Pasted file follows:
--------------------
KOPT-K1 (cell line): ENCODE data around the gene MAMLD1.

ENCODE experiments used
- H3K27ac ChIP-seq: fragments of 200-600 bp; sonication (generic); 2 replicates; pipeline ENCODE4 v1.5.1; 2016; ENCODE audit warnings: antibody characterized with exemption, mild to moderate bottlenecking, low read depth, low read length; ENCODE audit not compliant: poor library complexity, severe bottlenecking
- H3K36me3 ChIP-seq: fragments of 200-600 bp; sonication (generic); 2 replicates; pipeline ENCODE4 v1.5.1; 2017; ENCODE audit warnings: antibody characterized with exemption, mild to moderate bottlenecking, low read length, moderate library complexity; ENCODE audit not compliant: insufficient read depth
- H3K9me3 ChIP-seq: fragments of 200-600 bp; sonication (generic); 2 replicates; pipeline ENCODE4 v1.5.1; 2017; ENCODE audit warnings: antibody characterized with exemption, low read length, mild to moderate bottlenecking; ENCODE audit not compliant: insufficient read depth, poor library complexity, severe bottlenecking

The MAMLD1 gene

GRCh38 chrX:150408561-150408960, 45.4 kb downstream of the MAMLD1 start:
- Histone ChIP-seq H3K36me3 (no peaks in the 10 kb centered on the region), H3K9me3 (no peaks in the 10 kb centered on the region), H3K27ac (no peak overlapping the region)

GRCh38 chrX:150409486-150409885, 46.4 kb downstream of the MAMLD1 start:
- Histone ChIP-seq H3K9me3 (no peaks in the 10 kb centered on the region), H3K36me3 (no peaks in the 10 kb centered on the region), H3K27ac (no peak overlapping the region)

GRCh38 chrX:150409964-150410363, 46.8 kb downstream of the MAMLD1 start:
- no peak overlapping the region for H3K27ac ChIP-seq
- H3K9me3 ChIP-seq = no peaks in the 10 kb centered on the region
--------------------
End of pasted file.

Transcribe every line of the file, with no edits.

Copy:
KOPT-K1 (cell line): ENCODE data around the gene MAMLD1.

ENCODE experiments used
- H3K27ac ChIP-seq: fragments of 200-600 bp; sonication (generic); 2 replicates; pipeline ENCODE4 v1.5.1; 2016; ENCODE audit warnings: antibody characterized with exemption, mild to moderate bottlenecking, low read depth, low read length; ENCODE audit not compliant: poor library complexity, severe bottlenecking
- H3K36me3 ChIP-seq: fragments of 200-600 bp; sonication (generic); 2 replicates; pipeline ENCODE4 v1.5.1; 2017; ENCODE audit warnings: antibody characterized with exemption, mild to moderate bottlenecking, low read length, moderate library complexity; ENCODE audit not compliant: insufficient read depth
- H3K9me3 ChIP-seq: fragments of 200-600 bp; sonication (generic); 2 replicates; pipeline ENCODE4 v1.5.1; 2017; ENCODE audit warnings: antibody characterized with exemption, low read length, mild to moderate bottlenecking; ENCODE audit not compliant: insufficient read depth, poor library complexity, severe bottlenecking

The MAMLD1 gene

GRCh38 chrX:150408561-150408960, 45.4 kb downstream of the MAMLD1 start:
- Histone ChIP-seq H3K36me3 (no peaks in the 10 kb centered on the region), H3K9me3 (no peaks in the 10 kb centered on the region), H3K27ac (no peak overlapping the region)

GRCh38 chrX:150409486-150409885, 46.4 kb downstream of the MAMLD1 start:
- Histone ChIP-seq H3K9me3 (no peaks in the 10 kb centered on the region), H3K36me3 (no peaks in the 10 kb centered on the region), H3K27ac (no peak overlapping the region)

GRCh38 chrX:150409964-150410363, 46.8 kb downstream of the MAMLD1 start:
- no peak overlapping the region for H3K27ac ChIP-seq
- H3K9me3 ChIP-seq = no peaks in the 10 kb centered on the region